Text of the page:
Toxic Work Environments
Eliminate a Toxic Work Environment
Does it have to be that hard to have a positive work environment?
Anita Jupp's career in dentistry spans 30 years and has taken her to all corners of the globe as one of international dentistry's most known and respected practice management experts. Anita has lectured for the world’s leading dental associations in the UK, USA, Asia and Europe including the BDA, ADA, AGD and FDI. She has written four books and has developed a series of training tools on CD.
Anita's area of expertise is dental transitions with a focus on the practice management aspects of the business. She can help your practice transition through the difficulties of a practice sale or retirement planning.
Anita can be reached at 905-339-7843 or www.roicorp.com or www.anitajuppdental.com
There are many happy dental offices where the entire team relates on a high level and genuinely enjoys working together; it is truly like a happy family. I have worked with many practices like that and it is a joy and a delight to work with these people.
When I am dealing with any business, it is always enjoyable if the people are positive, understanding, confidant in what they do and answer my questions without making me feel inadequate. Statistics are that may people leave a business rather than complain, we only hear from 4% of unhappy clients.
The reality is that not every office is happy. Learning from experience, some practices may have faced a negative environment but through changing staff and implementing new policies, they were able to reach a goal of a happy, stress free environment. However, there are also offices where they can never get to that happy family stage. There are many reasons why this happens and there are also many solutions. Personally, I have been blessed with working with some wonderful people in my career. Yet, I can honestly say that I, like most people, have had to deal with some very negative situations and even had to let people go.
When you let an employee go, I often think it is more stressful for the employer than the employee. The employee is often not happy anyway and hopefully, they find another position that better meets their needs. Often the employee realizes after the fact that they had a wonderful position with many benefits, flexibility and work opportunities but because of their attitude and resistance, they were let go. Hopefully, they learn from the experience and it makes them have more appreciation for their next position.
We spend more time at work than we do at home with the people we love and workplace negativity is the cause of great stress. It is a problem when you feel sick every time you walk into your office. In addition, is important for every dental office to realize the patient’s perception of the office and the patient’s ability to sense a negative work environment.
There are many examples of a toxic work environment:
• Throwing papers at someone.
• Sighing, rolling of the eyes
• Sarcastic comments
• Passive aggressive personality
• People that are overly critical of others and get joy out of pointing out mistakes
• People that sulk, or worse still, they are rude to your patients
• Giving someone a bonus check. They say “Oh thanks” but in an unenthusiastic way that suggests this was expected and not appreciated
• Coming into work at exactly 9am and leaving at 5pm no matter what needs to be done.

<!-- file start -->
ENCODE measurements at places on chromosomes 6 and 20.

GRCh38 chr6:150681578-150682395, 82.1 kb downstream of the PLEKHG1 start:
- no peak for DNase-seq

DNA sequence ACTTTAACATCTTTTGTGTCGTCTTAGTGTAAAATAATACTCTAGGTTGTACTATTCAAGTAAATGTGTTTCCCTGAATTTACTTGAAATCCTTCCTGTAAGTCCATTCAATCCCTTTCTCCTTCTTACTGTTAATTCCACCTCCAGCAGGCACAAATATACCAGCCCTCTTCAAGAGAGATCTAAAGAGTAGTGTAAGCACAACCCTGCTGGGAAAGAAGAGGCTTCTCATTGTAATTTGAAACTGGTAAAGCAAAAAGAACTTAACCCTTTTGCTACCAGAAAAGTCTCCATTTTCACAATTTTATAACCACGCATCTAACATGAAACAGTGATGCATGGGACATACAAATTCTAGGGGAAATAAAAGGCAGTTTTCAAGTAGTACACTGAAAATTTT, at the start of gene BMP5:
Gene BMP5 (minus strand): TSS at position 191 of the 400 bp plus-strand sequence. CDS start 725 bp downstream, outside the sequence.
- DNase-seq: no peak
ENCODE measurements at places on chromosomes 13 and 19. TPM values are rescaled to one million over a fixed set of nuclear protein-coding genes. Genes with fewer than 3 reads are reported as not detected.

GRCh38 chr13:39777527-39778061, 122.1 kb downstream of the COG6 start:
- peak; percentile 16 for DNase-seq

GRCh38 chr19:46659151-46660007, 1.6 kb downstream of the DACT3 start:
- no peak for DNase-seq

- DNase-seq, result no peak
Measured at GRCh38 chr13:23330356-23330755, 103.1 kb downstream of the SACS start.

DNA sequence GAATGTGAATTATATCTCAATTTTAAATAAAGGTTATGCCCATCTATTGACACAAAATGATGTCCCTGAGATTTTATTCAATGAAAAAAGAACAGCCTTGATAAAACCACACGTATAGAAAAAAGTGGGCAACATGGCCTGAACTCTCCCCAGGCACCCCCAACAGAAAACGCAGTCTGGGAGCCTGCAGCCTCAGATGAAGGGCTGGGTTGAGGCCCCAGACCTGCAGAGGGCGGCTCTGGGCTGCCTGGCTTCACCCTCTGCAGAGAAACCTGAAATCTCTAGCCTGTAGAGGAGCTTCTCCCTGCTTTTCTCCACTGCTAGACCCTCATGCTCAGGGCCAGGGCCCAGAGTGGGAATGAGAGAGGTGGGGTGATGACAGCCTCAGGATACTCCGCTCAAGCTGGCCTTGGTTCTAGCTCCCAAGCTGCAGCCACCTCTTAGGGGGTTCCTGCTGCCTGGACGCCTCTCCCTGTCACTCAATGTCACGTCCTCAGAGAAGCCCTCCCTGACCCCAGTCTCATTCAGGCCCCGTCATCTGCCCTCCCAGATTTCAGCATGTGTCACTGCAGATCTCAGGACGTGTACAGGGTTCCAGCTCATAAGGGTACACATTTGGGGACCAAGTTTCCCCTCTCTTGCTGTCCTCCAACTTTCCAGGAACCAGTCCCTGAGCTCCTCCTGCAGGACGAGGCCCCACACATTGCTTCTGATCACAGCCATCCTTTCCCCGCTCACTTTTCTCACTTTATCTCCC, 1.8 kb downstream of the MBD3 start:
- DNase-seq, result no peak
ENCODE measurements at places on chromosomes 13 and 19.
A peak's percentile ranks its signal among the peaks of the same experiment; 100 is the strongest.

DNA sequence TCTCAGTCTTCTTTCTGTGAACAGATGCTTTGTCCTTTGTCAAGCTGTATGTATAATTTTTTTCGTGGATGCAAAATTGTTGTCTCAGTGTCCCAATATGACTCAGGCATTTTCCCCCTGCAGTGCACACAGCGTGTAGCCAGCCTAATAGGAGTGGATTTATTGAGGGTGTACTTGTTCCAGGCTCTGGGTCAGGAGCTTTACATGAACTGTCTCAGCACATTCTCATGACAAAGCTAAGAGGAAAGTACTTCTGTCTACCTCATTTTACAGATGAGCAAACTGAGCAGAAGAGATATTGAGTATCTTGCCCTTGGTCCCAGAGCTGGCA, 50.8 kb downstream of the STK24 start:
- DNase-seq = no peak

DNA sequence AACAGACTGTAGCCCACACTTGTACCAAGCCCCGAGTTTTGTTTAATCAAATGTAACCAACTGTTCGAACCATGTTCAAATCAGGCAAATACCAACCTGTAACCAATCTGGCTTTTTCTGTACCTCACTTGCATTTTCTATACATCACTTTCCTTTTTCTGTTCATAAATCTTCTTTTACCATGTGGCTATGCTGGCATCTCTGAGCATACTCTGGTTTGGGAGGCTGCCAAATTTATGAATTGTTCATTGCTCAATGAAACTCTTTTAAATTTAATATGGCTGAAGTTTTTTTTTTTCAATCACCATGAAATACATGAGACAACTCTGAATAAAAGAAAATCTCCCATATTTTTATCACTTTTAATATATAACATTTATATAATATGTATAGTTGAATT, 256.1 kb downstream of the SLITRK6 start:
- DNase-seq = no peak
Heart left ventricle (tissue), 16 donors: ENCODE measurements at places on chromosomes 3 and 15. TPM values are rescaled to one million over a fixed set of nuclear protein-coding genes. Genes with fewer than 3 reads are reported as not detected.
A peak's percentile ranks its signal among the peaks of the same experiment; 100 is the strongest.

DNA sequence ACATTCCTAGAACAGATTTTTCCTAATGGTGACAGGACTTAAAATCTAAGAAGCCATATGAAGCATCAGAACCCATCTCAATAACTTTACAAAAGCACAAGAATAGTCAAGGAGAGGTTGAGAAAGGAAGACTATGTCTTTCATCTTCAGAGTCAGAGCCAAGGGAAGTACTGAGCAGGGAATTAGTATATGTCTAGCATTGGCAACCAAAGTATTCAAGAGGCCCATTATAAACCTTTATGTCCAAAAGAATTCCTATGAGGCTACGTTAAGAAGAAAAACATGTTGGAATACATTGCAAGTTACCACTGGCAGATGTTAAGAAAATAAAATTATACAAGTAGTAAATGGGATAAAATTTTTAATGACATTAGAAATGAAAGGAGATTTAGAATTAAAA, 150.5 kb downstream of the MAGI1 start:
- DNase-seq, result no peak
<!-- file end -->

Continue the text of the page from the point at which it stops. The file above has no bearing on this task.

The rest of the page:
• When people come into work and you ask them how their weekend was and they say ‘great’ but never ask you how your weekend was because they do not care.
• When employers are yelled at by team members in front of patients, or when employers are critical and yell at employees in front of patients.
• Team members speaking negatively about other people in the office behind their backs. Some people have a low self-esteem and put others down to make themselves look good.
There are some things we should all try to remember:
• Treat people the way you like to be treated yourself.
• Correct in private, praise in public.
• Good behavior that is appreciated is repeated.
• Correct the action, not the person.
• Gossip is destructive.
The most difficult person to deal with is the narcissistic person that believes that they are always right, they are best at everything, most attractive, insensitive to others feelings, selfish and self-centered. The sad thing is it is impossible for these people to change and impossible to work with, that is why a trial period is essential when hiring new team members. That situation you can change, the problem is the business owner is that person; you cannot fire them you have to make a decision to accept them as they are and work for them or find a more positive work environment.
It is important to enjoy going to work and the people you work with. I have heard hundreds of comments from dentists and team members sharing their frustrations. Hiring and keeping a great team is the hardest part of running a business. This should be a priority to save your sanity. As a team member, if you are not happy and there are no solutions to make it enjoyable going to work, think about finding a position that you will enjoy. Doctors, if you have to walk in the back door to avoid looking at the person at your front desk, time to think about ‘do you have the right person at your business desk?’ Keep in mind that your team is the best investment to promoting your practice if you have the right team.
I remember a dentist telling his team “Why should we have a Christmas party? We don’t even like each other.” If you can’t laugh about it, make some changes.
Remember your success depends on your team, collections, case acceptance, utilization of the computer to track patients and the list is endless.
Dental Speaker/Transition Specialist
Join Anita Jupp and Tim Brown on our luxury cruise to the Mediterranean in November 2011